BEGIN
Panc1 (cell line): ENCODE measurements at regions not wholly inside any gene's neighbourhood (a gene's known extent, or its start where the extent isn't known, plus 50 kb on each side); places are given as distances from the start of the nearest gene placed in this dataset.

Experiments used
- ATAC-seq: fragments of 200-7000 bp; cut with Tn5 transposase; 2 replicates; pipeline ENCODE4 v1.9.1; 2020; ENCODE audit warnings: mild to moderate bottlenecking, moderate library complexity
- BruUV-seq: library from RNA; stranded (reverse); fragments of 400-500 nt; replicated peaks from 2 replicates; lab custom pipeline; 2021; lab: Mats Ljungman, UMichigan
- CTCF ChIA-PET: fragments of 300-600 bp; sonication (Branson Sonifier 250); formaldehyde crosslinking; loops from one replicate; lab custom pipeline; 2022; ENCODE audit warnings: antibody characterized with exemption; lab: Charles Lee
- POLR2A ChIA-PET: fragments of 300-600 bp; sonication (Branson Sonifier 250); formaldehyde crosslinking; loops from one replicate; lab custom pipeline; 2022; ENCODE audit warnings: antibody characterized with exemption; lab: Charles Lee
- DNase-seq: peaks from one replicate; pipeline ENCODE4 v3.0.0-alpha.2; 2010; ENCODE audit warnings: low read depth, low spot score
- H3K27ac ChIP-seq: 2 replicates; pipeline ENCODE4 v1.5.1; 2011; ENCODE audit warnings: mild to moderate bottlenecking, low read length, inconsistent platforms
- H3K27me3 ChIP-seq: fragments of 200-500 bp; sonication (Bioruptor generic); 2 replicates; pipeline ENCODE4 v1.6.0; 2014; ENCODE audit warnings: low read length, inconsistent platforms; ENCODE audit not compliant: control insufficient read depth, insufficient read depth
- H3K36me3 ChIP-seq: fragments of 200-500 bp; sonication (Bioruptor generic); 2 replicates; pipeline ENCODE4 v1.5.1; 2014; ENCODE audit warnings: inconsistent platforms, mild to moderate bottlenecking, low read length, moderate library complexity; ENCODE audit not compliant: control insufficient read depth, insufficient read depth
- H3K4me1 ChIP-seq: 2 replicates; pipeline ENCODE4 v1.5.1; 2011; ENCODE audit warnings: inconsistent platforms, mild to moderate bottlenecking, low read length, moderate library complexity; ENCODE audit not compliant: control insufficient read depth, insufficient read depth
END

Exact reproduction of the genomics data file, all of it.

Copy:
Panc1 (cell line): ENCODE measurements at regions not wholly inside any gene's neighbourhood (a gene's known extent, or its start where the extent isn't known, plus 50 kb on each side); places are given as distances from the start of the nearest gene placed in this dataset.

Experiments used
- ATAC-seq: fragments of 200-7000 bp; cut with Tn5 transposase; 2 replicates; pipeline ENCODE4 v1.9.1; 2020; ENCODE audit warnings: mild to moderate bottlenecking, moderate library complexity
- BruUV-seq: library from RNA; stranded (reverse); fragments of 400-500 nt; replicated peaks from 2 replicates; lab custom pipeline; 2021; lab: Mats Ljungman, UMichigan
- CTCF ChIA-PET: fragments of 300-600 bp; sonication (Branson Sonifier 250); formaldehyde crosslinking; loops from one replicate; lab custom pipeline; 2022; ENCODE audit warnings: antibody characterized with exemption; lab: Charles Lee
- POLR2A ChIA-PET: fragments of 300-600 bp; sonication (Branson Sonifier 250); formaldehyde crosslinking; loops from one replicate; lab custom pipeline; 2022; ENCODE audit warnings: antibody characterized with exemption; lab: Charles Lee
- DNase-seq: peaks from one replicate; pipeline ENCODE4 v3.0.0-alpha.2; 2010; ENCODE audit warnings: low read depth, low spot score
- H3K27ac ChIP-seq: 2 replicates; pipeline ENCODE4 v1.5.1; 2011; ENCODE audit warnings: mild to moderate bottlenecking, low read length, inconsistent platforms
- H3K27me3 ChIP-seq: fragments of 200-500 bp; sonication (Bioruptor generic); 2 replicates; pipeline ENCODE4 v1.6.0; 2014; ENCODE audit warnings: low read length, inconsistent platforms; ENCODE audit not compliant: control insufficient read depth, insufficient read depth
- H3K36me3 ChIP-seq: fragments of 200-500 bp; sonication (Bioruptor generic); 2 replicates; pipeline ENCODE4 v1.5.1; 2014; ENCODE audit warnings: inconsistent platforms, mild to moderate bottlenecking, low read length, moderate library complexity; ENCODE audit not compliant: control insufficient read depth, insufficient read depth
- H3K4me1 ChIP-seq: 2 replicates; pipeline ENCODE4 v1.5.1; 2011; ENCODE audit warnings: inconsistent platforms, mild to moderate bottlenecking, low read length, moderate library complexity; ENCODE audit not compliant: control insufficient read depth, insufficient read depth